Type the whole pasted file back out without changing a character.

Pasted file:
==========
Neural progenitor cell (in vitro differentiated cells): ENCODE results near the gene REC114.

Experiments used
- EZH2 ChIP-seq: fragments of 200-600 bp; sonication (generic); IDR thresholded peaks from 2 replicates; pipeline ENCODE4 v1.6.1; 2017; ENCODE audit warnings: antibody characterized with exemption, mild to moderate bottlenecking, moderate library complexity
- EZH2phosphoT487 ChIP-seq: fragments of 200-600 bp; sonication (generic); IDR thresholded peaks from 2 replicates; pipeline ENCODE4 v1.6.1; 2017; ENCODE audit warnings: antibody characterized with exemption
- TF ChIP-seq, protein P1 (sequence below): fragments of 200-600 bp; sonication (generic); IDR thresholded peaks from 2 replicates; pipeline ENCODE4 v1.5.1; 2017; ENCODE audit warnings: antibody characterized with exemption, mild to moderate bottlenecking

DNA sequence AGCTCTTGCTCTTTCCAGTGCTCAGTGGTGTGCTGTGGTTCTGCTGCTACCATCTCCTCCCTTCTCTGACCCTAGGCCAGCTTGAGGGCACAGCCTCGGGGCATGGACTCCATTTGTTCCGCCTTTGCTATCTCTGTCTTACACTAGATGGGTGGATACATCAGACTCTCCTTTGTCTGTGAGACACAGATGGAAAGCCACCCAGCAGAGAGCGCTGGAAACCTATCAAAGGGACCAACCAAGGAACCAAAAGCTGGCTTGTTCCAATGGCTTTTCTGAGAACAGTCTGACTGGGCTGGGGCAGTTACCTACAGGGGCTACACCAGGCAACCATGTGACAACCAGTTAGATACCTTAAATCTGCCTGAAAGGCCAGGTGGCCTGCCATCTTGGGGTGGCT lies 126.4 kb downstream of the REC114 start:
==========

Neural progenitor cell (in vitro differentiated cells): ENCODE results near the gene REC114.

Experiments used
- EZH2 ChIP-seq: fragments of 200-600 bp; sonication (generic); IDR thresholded peaks from 2 replicates; pipeline ENCODE4 v1.6.1; 2017; ENCODE audit warnings: antibody characterized with exemption, mild to moderate bottlenecking, moderate library complexity
- EZH2phosphoT487 ChIP-seq: fragments of 200-600 bp; sonication (generic); IDR thresholded peaks from 2 replicates; pipeline ENCODE4 v1.6.1; 2017; ENCODE audit warnings: antibody characterized with exemption
- TF ChIP-seq, protein P1 (sequence below): fragments of 200-600 bp; sonication (generic); IDR thresholded peaks from 2 replicates; pipeline ENCODE4 v1.5.1; 2017; ENCODE audit warnings: antibody characterized with exemption, mild to moderate bottlenecking

DNA sequence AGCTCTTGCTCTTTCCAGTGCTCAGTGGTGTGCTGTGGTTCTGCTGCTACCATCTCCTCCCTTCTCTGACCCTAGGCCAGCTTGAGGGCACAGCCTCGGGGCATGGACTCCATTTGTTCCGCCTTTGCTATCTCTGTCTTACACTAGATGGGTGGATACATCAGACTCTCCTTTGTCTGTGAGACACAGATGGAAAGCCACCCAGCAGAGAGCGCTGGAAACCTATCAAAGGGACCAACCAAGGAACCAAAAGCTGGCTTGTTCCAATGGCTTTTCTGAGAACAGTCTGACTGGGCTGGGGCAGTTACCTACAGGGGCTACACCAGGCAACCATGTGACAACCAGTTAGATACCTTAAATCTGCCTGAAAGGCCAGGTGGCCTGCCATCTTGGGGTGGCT lies 126.4 kb downstream of the REC114 start: